SLAAMB celebrates carpentry program successes
Tim Brody - Editor
“At first it was kind of scary because you don’t know what you’re doing... For me, this is my dream career,” shared SLAAMB carpentry trainee Tristan Korobanik.
Korobanik, who lives in Dryden, was one of 10 students who enrolled in the Sioux Lookout Area Aboriginal Management Board’s carpentry program last year.
The organization was able to secure land in Hudson in 2019 and after clearing the lot, trainers worked with the 10 trainees to construct a six bedroom (three bedrooms per unit) duplex.
“I found it a lot of fun – look at this,” Korobanik said indicating the duplex. “People are going to live in here,” he said with obvious pride.
The Bulletin spoke with Korobanik on August 18 in Hudson during a celebration to mark the grand opening of the duplex and break ground on the construction of a second six bedroom duplex.
Nine trainees completed their training, earning level one carpentry certification.
The 10th trainee, whose skill was recognized by their community, was asked by their community to return home to apply their newly earned carpentry knowledge.
Some trainees are returning to work on the second duplex to earn their carpentry level two certification, while others are beginning level one of the carpentry program.
“I’m pretty excited because I don’t have to ask for help now,” Korobanik said, adding his goal is to get his Red Seal in carpentry.
“It makes me feel very happy and proud,” SLAAMB Coordinator Mary Tait said, upon hearing Korobanik speak so passionately about the training opportunity and his desire to obtain his Red Seal.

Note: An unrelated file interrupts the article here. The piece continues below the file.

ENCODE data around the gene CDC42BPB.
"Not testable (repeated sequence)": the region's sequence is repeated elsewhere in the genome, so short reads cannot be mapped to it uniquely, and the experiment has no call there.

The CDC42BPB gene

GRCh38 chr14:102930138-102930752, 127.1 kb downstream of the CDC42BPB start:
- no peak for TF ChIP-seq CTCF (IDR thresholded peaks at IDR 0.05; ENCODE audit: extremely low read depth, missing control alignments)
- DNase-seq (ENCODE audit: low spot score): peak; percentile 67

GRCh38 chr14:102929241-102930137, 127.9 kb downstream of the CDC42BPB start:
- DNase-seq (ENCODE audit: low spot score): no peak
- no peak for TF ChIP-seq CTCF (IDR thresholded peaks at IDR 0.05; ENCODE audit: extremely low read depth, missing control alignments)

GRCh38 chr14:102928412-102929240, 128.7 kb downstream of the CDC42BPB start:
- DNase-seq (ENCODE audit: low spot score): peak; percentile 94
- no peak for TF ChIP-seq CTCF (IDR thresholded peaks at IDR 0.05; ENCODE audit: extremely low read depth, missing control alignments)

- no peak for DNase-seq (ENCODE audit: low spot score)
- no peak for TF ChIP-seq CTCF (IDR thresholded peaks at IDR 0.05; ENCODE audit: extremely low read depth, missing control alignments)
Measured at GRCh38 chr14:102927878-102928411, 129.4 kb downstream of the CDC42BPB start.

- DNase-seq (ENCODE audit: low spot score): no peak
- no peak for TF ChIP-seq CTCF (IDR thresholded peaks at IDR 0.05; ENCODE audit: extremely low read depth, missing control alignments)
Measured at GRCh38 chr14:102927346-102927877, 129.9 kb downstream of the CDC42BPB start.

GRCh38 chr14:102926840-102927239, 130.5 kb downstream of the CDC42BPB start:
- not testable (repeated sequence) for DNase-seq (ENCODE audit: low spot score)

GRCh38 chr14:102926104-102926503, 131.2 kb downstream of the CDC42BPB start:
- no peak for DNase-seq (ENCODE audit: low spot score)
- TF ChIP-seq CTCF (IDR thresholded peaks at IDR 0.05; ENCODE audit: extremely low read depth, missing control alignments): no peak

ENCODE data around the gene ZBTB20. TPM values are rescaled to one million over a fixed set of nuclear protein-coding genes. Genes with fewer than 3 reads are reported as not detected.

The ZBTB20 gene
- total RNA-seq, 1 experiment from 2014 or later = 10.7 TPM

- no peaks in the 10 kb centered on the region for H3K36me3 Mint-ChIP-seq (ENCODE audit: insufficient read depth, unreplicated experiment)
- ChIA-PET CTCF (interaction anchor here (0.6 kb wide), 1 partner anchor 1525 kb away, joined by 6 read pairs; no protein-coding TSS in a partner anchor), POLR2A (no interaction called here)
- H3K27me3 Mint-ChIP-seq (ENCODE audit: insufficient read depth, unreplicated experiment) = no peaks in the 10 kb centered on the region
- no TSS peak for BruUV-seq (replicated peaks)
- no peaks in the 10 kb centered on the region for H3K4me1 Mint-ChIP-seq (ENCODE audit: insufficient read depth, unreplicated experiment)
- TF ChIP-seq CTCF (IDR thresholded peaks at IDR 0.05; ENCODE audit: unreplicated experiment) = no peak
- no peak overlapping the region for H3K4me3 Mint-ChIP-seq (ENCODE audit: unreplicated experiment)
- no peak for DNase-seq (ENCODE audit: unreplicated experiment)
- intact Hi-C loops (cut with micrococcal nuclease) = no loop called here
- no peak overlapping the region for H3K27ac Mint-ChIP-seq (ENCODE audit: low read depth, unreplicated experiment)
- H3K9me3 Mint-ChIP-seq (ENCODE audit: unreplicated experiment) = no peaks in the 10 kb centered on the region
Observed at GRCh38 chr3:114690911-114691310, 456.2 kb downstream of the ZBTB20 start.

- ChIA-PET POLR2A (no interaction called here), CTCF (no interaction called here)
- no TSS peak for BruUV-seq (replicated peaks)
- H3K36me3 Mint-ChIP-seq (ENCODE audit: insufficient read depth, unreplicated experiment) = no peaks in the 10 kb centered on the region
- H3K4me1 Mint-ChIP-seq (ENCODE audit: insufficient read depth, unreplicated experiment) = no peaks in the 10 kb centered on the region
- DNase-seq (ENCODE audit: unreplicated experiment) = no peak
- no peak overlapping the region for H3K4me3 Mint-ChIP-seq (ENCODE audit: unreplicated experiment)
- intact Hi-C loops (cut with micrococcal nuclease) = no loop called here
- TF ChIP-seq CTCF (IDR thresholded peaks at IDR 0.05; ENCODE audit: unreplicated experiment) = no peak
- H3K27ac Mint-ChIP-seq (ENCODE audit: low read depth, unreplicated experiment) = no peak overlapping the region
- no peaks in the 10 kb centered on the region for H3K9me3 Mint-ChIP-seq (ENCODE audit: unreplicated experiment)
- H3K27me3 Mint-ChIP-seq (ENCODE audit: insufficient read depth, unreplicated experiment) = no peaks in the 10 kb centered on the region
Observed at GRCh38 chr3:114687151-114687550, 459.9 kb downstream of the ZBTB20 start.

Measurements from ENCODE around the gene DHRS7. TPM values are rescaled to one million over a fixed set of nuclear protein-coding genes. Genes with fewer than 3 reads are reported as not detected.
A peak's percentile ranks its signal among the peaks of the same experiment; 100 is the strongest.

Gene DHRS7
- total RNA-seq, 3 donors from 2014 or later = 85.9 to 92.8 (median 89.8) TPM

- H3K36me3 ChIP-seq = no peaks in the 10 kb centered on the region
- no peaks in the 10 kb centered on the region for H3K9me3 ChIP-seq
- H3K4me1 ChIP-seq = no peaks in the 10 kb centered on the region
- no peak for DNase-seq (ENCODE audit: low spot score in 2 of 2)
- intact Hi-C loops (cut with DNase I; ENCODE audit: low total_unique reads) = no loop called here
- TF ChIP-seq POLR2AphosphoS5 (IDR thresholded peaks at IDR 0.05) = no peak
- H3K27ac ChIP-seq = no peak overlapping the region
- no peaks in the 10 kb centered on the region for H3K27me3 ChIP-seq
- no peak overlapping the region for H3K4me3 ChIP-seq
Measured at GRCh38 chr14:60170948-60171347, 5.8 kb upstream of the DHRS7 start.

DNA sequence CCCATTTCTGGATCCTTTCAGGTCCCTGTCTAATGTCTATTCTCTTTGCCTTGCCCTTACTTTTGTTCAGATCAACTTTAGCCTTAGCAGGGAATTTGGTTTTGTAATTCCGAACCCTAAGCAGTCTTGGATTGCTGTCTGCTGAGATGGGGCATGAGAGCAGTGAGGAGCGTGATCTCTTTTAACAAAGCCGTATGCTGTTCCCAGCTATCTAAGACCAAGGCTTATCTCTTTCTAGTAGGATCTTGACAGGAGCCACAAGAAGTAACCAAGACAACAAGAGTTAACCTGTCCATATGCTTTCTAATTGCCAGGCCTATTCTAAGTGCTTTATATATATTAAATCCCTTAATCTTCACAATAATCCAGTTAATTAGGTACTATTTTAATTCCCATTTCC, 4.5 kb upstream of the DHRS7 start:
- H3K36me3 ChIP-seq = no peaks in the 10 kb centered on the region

“I’d like to thank the students and the trainers for this accomplishment. I am very proud of the work that they’ve done,” she said, adding, “My belief is when you pave the way for somebody, you hope that they will continue to upscale their skills.”
The duplexes are being constructed as part of a 10 year agreement with Employment and Social Development Canada through their Indigenous Skills and Employment Training Program.
“This our first year and we have the house… by the 10th year, I hope to see 20 Indigenous journeymen because it’s a need in the communities – the houses. There’s a lot of people who are homeless in our home communities and they surf house to house. Hopefully they get their carpenters and they build for their community members,” Tait remarked.
The construction of the duplexes not only presented a training opportunity, they will also help SLAAMB accommodate their learners while they are in Sioux Lookout.
Ziggy Beardy, who was the Master of Ceremonies at the celebration to open the first duplex, is SLAAMB’s Assistant Coordinator.
“When we brought in our trainees we ended up putting them in hotels and our hotel bill for one year is almost the cost of this house here, so we decided to invest in our own building,” he shared.
“I’m eyeing that building for a training centre,” he said, indicating an old garage on the property.
“This was a culmination of training and also work experience. We partnered with Seven Generations. They did carpentry math and level one, level two theory on our carpentry apprenticeship and the actual work experience was done by the journeyman Red Seal carpenter from Manitoba,” Beardy said of this past year’s training.